Instead, after 1260 the Kingdom of Jerusalem was left facing a triumphant and determined Mameluke state, and in the 1260s Baybars proceeded to overrun the isolated castles and ports one by one while the Christians had no chance of putting an adequate army into the field against him. He overran Galilee in 1266, and he took the great port of Antioch (Antakya, now on the Turkish-Syrian border), the former Byzantine capital of the eponymous principality which the Crusaders had held since 1098.


Shortly before Edward arrived, in March 1271 Baybars successfully besieged the greatest of the castles of the Order of the Knights of St John (‘Hospitallers’), the still-surviving Krak des Chevaliers in the mountains above Tripoli. Safe from all but the tallest siege towers, but short of supplies and men, the Crusaders soon had to surrender and evacuation was soon negotiated. However, if Louis had arrived on time instead of going to Tunis, he might have saved them. With the Crusaders’ inland castles now lost, only Edward’s appearance – with the small size of his contingent probably unclear to his enemies at first – saved ex-ruler Bohemund of Antioch from an attack on Tripoli, his last stronghold, and instead Baybars called a truce and awaited developments.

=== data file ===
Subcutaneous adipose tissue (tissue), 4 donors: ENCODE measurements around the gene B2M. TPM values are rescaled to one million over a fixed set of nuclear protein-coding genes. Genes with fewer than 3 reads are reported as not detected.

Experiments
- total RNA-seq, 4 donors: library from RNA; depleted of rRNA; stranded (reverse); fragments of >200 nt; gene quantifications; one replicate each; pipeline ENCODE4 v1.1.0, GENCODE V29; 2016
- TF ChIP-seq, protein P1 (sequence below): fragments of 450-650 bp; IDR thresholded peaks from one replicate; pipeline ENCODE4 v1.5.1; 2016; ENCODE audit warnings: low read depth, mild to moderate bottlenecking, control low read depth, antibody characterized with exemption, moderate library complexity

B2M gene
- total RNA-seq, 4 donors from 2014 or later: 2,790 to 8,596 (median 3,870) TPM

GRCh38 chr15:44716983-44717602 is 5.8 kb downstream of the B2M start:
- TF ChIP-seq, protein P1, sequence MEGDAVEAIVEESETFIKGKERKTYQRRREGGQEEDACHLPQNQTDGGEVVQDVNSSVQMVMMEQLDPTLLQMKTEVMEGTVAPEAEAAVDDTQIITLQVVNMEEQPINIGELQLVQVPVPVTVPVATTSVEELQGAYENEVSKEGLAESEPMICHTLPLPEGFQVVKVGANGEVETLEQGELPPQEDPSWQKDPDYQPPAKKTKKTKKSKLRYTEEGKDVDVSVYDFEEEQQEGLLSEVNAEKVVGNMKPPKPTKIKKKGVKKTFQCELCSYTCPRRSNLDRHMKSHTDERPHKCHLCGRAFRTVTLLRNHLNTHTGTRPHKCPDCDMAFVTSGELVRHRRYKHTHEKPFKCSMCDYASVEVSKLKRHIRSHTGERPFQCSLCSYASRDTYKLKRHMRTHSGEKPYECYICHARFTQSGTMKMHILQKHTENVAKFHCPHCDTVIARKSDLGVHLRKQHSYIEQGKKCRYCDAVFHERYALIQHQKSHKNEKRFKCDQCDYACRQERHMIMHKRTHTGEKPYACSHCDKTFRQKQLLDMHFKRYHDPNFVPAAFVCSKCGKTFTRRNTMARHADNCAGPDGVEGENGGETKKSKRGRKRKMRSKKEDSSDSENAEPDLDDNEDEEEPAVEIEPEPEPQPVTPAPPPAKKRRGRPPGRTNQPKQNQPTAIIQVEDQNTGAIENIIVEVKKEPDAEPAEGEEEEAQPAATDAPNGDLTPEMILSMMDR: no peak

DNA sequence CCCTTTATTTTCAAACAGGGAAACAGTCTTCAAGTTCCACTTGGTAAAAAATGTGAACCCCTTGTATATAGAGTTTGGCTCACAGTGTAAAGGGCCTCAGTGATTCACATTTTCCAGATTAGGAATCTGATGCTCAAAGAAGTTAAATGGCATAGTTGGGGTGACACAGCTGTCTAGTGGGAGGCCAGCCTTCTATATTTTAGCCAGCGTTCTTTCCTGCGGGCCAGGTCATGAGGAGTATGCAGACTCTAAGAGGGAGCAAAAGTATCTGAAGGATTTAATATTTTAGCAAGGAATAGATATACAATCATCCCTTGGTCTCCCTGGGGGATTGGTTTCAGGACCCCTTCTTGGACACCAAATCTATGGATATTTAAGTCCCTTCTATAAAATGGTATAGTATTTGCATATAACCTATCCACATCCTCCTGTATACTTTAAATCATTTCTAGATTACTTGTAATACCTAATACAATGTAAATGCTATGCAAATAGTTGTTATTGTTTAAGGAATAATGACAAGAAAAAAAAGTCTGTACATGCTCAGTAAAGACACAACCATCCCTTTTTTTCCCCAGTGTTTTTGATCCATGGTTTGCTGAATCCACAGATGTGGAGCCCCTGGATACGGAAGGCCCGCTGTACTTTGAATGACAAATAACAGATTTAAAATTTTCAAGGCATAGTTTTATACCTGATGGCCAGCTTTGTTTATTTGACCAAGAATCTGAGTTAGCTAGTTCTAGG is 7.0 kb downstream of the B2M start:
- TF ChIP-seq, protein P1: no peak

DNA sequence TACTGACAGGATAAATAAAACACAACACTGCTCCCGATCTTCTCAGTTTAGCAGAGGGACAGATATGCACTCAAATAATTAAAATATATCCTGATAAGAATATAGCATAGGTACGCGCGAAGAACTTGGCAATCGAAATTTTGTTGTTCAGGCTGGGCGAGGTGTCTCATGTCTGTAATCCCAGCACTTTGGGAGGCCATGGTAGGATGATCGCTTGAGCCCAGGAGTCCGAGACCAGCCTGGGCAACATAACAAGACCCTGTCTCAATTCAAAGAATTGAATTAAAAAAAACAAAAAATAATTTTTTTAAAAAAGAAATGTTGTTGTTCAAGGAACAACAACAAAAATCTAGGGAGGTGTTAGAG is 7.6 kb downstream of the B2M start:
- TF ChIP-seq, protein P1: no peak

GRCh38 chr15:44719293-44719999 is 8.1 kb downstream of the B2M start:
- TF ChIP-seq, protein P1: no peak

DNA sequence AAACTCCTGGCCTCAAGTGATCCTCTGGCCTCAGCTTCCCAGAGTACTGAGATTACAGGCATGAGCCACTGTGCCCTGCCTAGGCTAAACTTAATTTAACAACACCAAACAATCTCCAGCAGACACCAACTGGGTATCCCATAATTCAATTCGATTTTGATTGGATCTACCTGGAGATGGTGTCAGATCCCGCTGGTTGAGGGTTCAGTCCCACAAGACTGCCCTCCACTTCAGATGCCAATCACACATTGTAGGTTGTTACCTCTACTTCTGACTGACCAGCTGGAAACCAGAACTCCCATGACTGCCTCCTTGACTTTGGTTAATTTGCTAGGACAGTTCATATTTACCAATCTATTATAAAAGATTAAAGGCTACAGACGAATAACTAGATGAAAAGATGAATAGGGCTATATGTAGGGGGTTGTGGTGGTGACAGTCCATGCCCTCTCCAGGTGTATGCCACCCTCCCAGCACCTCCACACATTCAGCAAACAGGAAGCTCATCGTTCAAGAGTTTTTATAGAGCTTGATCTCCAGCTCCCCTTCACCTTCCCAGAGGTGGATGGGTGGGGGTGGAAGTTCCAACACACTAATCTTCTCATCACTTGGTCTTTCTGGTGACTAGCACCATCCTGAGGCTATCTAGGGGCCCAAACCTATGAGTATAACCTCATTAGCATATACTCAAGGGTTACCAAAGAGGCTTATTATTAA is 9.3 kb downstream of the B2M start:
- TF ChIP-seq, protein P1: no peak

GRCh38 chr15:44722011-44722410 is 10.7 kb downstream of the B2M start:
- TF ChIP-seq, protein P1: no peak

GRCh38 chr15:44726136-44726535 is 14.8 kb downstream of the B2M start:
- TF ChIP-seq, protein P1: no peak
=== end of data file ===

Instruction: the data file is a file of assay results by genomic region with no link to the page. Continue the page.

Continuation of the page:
The Krak des Chevaliers; fell due to starvation rather than assault.

Picture courtesy Wikimedia Commons.

Edward had to make do with aid from the titular sovereign of the Kingdom of Jerusalem, King Hugh III of Cyprus, whose Lusignan dynasty had been installed in Cyprus by Richard I in 1192. His capital, the port of Acre, was a merchant city under the titular authority of the King, but in practice it was semi-autonomous like an Italian city-state and the loss of most of the inland fiefs had ruined the power of the King’s local feudal nobility. The Venetian merchants in the city refused to abandon their trade with Egypt as Edward demanded, and he and High could not force the restive Cypriot nobles to commit themselves to the mainland.


All he could do was to follow the main military tactic of the Papacy and call for help from the Mongols in Iran and Iraq, as they were non-Moslem and the foes of the Mamelukes; they had huge armies of ferocious steppe horsemen and they had some high-ranking Christian subjects.


Edward sent ambassadors to the Mongols’ ‘Ilkhanate’, to ask their well-disposed young ruler Abagha to help. The latter had been tied up in a major war with his Mongol rivals in Central Asia until defeating their invasion at Herat in 1270, and was still too wary of them to do more than send a relatively small (by Mongol standards) force to raid Syria and distract Baybars. This was duly done and a column of Mongol horsemen rode south into the Orontes valley, causing the Mamelukes to evacuate their troops from Aleppo and fall back south.


But the Mongols were more interested in loot than battle and were wary of the latter after Ain Jalut; as Baybars advanced north from Damascus, they retreated, leaving Edward on his own to face the Sultan’s much larger army.